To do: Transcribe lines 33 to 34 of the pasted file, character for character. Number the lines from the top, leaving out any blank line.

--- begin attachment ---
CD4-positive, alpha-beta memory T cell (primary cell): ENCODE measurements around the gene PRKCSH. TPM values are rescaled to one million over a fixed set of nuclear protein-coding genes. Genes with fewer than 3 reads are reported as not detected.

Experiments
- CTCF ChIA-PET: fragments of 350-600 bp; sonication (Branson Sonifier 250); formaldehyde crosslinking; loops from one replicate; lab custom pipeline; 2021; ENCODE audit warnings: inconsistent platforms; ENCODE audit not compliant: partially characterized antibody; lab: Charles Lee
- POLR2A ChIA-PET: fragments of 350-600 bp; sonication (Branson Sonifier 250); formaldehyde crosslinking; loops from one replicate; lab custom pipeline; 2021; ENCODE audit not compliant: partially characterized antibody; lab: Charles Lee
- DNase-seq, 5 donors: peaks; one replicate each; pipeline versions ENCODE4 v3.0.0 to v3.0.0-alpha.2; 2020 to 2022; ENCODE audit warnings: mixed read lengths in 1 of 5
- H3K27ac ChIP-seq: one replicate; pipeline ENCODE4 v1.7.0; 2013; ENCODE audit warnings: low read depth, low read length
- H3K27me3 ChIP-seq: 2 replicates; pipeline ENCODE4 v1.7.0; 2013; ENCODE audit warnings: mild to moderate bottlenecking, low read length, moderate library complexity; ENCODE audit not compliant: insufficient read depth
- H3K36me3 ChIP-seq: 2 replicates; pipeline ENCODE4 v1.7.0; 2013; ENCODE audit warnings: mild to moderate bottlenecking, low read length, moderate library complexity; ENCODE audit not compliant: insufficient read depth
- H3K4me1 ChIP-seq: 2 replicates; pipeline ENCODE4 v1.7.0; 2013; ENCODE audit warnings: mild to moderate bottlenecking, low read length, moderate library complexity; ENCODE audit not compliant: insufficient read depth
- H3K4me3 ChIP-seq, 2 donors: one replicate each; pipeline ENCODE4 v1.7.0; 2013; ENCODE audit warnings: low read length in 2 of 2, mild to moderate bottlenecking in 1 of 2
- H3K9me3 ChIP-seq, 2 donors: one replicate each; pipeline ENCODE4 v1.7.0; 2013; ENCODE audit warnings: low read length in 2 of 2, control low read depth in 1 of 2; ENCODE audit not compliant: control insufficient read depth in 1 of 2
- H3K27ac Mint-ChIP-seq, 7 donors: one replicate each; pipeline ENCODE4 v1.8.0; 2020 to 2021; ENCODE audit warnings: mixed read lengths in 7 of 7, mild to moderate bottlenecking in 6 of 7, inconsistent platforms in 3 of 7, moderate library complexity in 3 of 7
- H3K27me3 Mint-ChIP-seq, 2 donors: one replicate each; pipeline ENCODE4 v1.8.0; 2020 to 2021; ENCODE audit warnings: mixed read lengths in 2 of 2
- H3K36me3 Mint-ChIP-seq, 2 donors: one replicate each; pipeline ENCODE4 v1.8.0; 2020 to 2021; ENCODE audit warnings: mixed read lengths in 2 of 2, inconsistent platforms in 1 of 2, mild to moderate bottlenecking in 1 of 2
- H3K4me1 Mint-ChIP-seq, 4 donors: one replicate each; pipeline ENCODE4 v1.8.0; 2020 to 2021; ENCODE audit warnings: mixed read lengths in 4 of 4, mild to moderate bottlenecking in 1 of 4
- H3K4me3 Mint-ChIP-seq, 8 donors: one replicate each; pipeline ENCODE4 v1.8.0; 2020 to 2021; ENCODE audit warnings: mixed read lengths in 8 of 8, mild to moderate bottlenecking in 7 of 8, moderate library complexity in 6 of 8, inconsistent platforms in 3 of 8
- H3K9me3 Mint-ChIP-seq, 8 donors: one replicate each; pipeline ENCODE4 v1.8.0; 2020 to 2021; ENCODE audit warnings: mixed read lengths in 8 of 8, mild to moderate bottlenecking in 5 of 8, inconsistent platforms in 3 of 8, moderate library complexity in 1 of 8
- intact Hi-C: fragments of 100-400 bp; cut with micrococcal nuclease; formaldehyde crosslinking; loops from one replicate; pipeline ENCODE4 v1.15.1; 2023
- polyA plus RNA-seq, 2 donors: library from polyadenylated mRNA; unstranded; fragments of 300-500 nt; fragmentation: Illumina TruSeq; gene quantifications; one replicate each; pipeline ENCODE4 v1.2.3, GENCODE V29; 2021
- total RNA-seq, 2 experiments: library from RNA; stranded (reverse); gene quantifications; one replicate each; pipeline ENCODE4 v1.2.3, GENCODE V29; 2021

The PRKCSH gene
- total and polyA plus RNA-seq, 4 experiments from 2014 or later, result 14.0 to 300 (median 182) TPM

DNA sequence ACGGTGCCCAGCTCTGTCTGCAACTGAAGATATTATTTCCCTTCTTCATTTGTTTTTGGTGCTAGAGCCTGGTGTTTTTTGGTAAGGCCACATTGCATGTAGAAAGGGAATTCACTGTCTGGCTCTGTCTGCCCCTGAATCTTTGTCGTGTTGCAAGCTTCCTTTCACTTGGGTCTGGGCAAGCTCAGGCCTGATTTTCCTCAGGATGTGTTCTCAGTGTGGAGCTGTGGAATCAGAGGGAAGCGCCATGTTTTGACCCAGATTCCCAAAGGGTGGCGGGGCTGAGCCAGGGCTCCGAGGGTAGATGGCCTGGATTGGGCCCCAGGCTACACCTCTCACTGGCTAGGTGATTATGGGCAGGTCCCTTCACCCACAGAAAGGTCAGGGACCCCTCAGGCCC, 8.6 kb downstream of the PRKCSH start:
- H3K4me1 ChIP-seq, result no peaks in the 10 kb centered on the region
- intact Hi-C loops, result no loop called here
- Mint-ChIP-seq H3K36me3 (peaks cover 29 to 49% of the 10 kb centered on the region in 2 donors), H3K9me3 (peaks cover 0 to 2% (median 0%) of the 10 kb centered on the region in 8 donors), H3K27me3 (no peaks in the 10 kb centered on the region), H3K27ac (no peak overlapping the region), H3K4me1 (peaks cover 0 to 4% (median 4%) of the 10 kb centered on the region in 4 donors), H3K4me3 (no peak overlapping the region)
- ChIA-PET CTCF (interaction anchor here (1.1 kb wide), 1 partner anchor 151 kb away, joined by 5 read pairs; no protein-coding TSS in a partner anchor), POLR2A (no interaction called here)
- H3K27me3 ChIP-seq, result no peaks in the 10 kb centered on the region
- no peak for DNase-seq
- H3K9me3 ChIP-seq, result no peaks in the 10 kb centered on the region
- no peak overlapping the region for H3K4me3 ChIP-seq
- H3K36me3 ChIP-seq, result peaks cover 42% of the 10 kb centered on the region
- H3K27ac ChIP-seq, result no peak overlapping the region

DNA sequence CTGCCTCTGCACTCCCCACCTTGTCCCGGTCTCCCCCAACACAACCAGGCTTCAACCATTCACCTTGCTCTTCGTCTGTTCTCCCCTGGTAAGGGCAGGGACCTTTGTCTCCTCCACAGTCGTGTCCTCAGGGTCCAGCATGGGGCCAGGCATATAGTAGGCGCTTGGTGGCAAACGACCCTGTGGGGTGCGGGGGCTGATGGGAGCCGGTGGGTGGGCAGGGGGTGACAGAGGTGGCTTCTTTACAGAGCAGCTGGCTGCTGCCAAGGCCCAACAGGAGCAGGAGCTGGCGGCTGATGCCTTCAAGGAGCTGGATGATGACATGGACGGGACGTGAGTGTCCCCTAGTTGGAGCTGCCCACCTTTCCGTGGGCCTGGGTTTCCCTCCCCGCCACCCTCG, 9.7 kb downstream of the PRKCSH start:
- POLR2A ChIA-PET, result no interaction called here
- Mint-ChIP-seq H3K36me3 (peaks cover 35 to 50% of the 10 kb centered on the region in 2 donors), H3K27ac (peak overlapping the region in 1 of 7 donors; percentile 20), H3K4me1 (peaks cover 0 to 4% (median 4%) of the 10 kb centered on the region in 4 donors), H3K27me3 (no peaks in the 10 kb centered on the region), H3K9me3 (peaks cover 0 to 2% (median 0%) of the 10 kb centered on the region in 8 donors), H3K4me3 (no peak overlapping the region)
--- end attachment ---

- H3K27ac ChIP-seq, result no peak overlapping the region

DNA sequence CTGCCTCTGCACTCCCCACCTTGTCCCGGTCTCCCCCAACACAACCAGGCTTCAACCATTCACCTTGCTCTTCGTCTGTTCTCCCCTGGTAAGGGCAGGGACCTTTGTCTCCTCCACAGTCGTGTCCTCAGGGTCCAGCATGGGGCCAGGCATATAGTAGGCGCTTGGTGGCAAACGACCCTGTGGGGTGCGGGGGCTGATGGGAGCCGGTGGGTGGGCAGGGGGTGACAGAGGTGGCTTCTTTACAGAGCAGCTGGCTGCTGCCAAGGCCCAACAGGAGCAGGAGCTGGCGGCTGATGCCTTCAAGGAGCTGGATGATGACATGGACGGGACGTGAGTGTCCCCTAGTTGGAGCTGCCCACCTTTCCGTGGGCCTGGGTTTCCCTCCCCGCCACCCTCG, 9.7 kb downstream of the PRKCSH start: